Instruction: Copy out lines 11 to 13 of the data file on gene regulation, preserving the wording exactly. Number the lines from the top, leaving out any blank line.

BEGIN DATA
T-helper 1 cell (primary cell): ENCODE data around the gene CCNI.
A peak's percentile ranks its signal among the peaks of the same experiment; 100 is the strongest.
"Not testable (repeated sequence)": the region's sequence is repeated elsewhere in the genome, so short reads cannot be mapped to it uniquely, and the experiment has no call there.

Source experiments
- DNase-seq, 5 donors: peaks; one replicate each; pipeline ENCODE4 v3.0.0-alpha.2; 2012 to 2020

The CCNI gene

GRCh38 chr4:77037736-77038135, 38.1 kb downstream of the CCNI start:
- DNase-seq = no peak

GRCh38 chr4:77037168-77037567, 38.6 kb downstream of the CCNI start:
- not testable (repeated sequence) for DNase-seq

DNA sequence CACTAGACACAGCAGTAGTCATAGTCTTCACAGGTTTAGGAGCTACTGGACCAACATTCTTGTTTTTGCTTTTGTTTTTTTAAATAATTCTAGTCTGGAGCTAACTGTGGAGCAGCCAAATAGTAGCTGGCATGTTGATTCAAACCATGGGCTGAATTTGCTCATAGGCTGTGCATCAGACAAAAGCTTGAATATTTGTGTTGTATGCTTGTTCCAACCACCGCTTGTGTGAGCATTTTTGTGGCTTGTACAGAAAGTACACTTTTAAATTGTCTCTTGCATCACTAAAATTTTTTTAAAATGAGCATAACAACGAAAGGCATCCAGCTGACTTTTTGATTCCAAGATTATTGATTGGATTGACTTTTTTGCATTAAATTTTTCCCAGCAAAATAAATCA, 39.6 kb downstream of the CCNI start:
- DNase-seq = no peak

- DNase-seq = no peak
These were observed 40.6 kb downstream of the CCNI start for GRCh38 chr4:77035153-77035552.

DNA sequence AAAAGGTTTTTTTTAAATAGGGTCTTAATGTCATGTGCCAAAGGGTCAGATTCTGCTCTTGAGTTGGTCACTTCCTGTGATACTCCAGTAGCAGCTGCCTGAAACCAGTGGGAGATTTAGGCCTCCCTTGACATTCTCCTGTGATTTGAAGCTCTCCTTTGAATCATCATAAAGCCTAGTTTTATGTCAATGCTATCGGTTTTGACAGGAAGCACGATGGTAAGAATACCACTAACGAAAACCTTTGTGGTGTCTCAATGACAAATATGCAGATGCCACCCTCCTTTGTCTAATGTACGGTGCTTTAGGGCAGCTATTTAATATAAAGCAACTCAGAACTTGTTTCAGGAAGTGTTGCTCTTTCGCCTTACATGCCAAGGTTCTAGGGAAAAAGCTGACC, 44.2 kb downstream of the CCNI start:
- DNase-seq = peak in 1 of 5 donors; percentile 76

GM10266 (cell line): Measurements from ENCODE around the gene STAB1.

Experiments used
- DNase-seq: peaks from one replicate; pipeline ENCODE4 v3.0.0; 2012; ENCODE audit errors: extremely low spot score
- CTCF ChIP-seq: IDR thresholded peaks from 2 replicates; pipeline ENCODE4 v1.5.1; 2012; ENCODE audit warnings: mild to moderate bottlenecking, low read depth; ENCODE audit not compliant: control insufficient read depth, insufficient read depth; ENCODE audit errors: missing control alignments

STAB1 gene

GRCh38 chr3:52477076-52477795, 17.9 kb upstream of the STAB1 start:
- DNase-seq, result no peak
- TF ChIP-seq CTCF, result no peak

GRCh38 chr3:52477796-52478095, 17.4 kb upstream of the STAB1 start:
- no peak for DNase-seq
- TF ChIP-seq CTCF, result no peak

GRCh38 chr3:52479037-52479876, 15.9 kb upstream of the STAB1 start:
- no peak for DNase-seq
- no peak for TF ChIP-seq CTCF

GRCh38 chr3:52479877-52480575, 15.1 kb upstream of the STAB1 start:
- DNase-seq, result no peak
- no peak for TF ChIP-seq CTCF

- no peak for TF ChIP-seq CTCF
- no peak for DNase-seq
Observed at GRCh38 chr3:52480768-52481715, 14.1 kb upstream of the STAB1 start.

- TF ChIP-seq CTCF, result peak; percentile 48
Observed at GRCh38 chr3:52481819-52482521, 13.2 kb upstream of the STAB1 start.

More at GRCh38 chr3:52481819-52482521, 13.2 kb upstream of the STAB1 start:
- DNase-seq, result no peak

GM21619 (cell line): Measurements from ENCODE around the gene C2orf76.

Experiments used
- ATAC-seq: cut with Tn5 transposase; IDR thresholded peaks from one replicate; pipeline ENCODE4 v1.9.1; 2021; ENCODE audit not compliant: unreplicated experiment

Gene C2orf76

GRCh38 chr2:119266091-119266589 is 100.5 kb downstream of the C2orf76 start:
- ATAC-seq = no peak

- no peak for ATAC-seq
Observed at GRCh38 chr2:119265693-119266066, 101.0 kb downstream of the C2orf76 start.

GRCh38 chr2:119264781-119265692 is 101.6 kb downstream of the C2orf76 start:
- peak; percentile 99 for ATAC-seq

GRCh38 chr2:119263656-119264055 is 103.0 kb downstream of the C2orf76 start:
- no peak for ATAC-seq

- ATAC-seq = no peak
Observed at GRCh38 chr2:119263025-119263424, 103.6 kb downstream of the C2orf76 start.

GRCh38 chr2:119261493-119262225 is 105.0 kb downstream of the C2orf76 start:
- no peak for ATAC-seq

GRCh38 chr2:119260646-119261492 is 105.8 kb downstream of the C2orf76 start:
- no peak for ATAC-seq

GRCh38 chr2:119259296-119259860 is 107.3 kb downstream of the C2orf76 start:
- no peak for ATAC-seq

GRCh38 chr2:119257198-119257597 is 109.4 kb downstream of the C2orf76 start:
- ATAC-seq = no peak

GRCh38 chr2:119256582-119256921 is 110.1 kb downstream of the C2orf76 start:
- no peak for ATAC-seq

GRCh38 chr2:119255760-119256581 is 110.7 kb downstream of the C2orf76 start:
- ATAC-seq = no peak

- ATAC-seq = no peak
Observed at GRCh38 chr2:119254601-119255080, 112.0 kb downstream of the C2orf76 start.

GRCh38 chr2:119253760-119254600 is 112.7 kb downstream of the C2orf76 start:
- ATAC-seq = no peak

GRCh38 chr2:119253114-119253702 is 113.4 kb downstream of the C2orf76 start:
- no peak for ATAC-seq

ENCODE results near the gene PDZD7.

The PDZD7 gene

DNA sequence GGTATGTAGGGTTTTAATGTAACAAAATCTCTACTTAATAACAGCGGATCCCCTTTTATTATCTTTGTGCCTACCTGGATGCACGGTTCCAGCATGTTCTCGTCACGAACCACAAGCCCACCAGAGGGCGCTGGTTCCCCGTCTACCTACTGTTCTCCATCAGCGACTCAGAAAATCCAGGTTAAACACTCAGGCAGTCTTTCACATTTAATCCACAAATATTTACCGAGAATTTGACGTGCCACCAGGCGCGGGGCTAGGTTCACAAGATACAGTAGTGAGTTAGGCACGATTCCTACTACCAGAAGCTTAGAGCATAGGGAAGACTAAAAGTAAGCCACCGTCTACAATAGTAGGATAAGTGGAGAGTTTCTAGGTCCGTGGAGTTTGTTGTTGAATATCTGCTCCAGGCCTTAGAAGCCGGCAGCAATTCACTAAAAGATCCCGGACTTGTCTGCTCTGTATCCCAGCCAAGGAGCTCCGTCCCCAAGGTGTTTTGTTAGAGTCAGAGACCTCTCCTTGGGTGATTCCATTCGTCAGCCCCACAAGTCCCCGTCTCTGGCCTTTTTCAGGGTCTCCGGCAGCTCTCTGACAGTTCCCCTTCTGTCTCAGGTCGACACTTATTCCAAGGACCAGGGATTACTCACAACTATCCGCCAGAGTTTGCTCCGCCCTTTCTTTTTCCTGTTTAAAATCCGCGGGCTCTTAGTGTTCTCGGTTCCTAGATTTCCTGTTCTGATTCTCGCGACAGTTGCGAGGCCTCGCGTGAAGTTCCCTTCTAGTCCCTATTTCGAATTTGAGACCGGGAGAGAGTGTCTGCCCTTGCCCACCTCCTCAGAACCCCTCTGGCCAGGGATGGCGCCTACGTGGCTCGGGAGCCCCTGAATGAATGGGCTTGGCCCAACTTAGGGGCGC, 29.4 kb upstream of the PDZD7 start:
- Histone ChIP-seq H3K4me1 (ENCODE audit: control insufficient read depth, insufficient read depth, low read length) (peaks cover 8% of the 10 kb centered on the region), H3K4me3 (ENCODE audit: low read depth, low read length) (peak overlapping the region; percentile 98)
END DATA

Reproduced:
DNA sequence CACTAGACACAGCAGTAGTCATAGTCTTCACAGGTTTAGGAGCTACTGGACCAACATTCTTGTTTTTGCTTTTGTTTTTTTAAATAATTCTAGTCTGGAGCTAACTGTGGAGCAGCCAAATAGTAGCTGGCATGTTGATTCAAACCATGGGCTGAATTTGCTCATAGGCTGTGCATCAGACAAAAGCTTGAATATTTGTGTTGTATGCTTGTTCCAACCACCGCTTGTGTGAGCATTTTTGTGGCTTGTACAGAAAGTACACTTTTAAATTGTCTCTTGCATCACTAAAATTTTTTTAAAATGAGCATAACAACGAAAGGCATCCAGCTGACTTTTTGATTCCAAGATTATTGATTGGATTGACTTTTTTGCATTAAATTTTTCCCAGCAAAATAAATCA, 39.6 kb downstream of the CCNI start:
- DNase-seq = no peak

- DNase-seq = no peak